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Comment: Re:Manager (Score 1) 183

by raddan (#47438911) Attached to: New Microsoft CEO Vows To Shake Up Corporate Culture
You're forgetting that mobile devices need a complement to be useful: mobile services. Many of the services that we know and love-- and the many more coming down the pipeline-- all need massive amounts of computation. And the trend right now is toward more and more computation. For example, Skype (not exactly a failure) requires massive cloud resources, and the forthcoming Skype Translator will require a neural net behind the scenes.

I don't think your feelings about Windows Server contradict my point: Microsoft is moving into a software-as-a-service model. It shouldn't be surprising that you want to ditch the old model. In many ways, it doesn't matter if you don't use Microsoft handheld devices; if you do things on the Internet, you almost certainly use their cloud services. And if anything can be learned from Apple's example, it's that rapid innovation can happen when you have the capability to vertically integrate. There are really only three players out there right now that can do that: Apple, Google, and Microsoft. I think it would be silly to call any one of those companies irrelevant.

Comment: Re:Manager (Score 5, Interesting) 183

by raddan (#47438041) Attached to: New Microsoft CEO Vows To Shake Up Corporate Culture
(disclaimer: I have interned at Microsoft for the past three summers; I do not speak for them)

I think your criticism against lock-in is fair, and this is clearly one of Microsoft's strategies, and I suspect that it will continue to be to some degree. But on the language front, you are wrong. Not only are Microsoft's newest languages open-source (F#, TypeScript), but they are also cross-platform and collaboratively developed with open source groups. And, of course, you can run all .NET languages on the Mac, Linux, FreeBSD, etc. with mono.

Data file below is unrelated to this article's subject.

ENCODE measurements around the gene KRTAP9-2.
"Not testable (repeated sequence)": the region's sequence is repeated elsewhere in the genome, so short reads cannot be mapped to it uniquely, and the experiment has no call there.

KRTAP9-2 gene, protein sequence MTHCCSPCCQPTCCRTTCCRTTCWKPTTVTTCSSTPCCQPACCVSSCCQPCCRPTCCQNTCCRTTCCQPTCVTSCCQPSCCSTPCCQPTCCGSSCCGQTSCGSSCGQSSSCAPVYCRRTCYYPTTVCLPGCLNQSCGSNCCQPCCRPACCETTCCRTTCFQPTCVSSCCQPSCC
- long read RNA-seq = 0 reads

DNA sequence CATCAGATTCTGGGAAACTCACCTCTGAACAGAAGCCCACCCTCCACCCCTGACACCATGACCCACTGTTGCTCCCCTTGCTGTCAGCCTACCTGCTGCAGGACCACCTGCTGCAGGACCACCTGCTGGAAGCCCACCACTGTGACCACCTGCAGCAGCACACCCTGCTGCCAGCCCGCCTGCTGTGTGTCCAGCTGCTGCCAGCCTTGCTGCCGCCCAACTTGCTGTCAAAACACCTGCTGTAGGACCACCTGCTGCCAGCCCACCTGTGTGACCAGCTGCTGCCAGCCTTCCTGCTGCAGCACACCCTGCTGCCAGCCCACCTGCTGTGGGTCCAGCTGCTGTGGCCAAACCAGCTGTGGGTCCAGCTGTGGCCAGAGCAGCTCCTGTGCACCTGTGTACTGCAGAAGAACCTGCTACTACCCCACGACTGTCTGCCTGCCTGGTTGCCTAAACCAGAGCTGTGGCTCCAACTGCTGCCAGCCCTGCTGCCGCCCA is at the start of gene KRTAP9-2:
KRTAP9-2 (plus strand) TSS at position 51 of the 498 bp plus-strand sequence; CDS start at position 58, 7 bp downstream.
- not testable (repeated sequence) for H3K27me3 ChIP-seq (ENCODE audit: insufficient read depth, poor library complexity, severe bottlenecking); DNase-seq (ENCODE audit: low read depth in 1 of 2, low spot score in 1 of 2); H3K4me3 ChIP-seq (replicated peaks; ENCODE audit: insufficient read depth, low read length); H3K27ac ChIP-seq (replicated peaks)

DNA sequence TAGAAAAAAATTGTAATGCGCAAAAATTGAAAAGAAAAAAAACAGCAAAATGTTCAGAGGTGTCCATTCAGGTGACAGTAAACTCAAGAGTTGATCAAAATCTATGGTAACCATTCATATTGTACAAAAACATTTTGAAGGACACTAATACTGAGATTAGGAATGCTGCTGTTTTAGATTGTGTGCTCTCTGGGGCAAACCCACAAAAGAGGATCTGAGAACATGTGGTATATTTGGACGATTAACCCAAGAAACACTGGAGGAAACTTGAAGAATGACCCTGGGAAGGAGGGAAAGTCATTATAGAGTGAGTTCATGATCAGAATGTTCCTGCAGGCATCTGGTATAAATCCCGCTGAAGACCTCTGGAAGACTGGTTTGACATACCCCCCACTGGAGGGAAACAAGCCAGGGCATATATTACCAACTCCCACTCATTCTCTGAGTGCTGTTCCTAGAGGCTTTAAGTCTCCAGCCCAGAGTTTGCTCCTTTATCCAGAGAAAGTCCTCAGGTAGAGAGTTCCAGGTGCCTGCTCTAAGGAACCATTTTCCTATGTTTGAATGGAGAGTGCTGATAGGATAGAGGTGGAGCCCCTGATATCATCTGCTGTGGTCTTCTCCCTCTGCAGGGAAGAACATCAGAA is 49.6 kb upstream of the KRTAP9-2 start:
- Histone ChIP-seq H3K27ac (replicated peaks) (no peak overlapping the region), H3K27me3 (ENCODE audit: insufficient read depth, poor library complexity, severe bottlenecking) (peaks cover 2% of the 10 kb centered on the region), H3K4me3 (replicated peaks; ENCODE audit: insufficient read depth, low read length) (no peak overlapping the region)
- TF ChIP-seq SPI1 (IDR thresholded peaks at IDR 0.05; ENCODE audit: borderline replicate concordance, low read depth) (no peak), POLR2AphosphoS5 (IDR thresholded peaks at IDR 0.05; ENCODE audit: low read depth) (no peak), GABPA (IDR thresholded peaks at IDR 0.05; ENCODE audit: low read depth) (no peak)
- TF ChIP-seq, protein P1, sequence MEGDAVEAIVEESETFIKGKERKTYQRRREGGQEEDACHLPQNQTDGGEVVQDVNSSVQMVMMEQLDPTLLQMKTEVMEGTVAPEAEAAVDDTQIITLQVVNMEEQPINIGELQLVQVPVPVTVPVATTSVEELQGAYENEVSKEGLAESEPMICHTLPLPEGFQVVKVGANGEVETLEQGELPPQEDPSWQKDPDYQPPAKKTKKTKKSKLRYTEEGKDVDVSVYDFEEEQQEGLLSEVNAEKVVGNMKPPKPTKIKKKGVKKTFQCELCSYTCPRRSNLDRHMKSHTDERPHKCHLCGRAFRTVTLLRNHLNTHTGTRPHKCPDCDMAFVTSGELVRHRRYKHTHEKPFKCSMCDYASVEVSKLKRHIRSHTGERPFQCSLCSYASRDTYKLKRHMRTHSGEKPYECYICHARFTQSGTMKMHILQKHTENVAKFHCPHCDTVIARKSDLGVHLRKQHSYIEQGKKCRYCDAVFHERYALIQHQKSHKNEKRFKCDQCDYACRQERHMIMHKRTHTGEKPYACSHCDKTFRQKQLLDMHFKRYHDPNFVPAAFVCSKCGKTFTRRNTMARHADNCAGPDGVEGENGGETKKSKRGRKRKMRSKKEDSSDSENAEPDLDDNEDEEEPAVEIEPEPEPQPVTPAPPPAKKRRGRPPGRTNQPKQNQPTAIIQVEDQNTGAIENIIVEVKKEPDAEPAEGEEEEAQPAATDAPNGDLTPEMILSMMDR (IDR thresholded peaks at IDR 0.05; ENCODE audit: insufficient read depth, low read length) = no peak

While it is theoretically possible that all of this is a deadly Microsoft-bait-and-switch just waiting to happen, having worked at Microsoft, I can say that doing so would fly in the face of a lot of hard work by many, many people there. I was as critical about Microsoft as you were (dig into my /. history and you'll see) until I worked there. Not only is it a great place to work, but the company really is committed to changing its culture. Use of open-source tools at Microsoft used to be strictly-prohibited. Now they have a fast-track process for working with them. Open-sourcing of Microsoft software was also a complete non-starter. Now putting Microsoft code up on the web is increasingly routine, and they even have their own open-source hosting ala GitHub that has git bindings.

Microsoft is a big company (the Redmond campus is mind-bogglingly huge to me) and they have a lot of corporate momentum. Despite this, in my opinion, I've seen my daily interactions with people do a complete 180 in the last couple of years. Microsoft knows that the era of selling boxed copies of proprietary software is coming to an end. So you're simply wrong about Microsoft not being able to change.

Comment: Re:Good call (Score 1) 183

by digsbo (#47437819) Attached to: New Microsoft CEO Vows To Shake Up Corporate Culture

What changed? What was different from the early days?

What changed was selling development stacks that were both first-class tools aimed at real programmers (i.e. not VB compilers as glorified spreadsheet builders), embracing and NOT extending 3rd party and open source components, and open sourcing their own stuff (i.e. Roslyn).

As a former open source guy, I find that I ENJOY using MS tools to build software, and increasingly see them working to make their stuff more and more interoperable and less and less locked in.

Comment: Re:Unsafe at any speed (above 100 MPH)... (Score 1) 411

by Tablizer (#47434343) Attached to: The First Person Ever To Die In a Tesla Is a Guy Who Stole One

Uh, I don't see a lot of halfies in your link. A front engine block may be preventing an outright split, while in a Tesla the "engines" are more distributed. Whether this means gas cars are "safer" or not in practice is another matter.

Maybe the distributed nature of Tesla's engines means that side impacts are safer at the expense of front impacts.

Comment: Re:Hasn't been true for a while (Score 4, Insightful) 477

Besides, it saves me from using Creative's bloatware.

This is what comes to my mind whenever I hear of Creative. Nice enough hardware, but shockingly bad software, 80% of which no-one ever had any need for. And it would invariably all be set up to load at boot-time, sucking up resources and RAM.

"The geeks shall inherit the earth." -- Karl Lehenbauer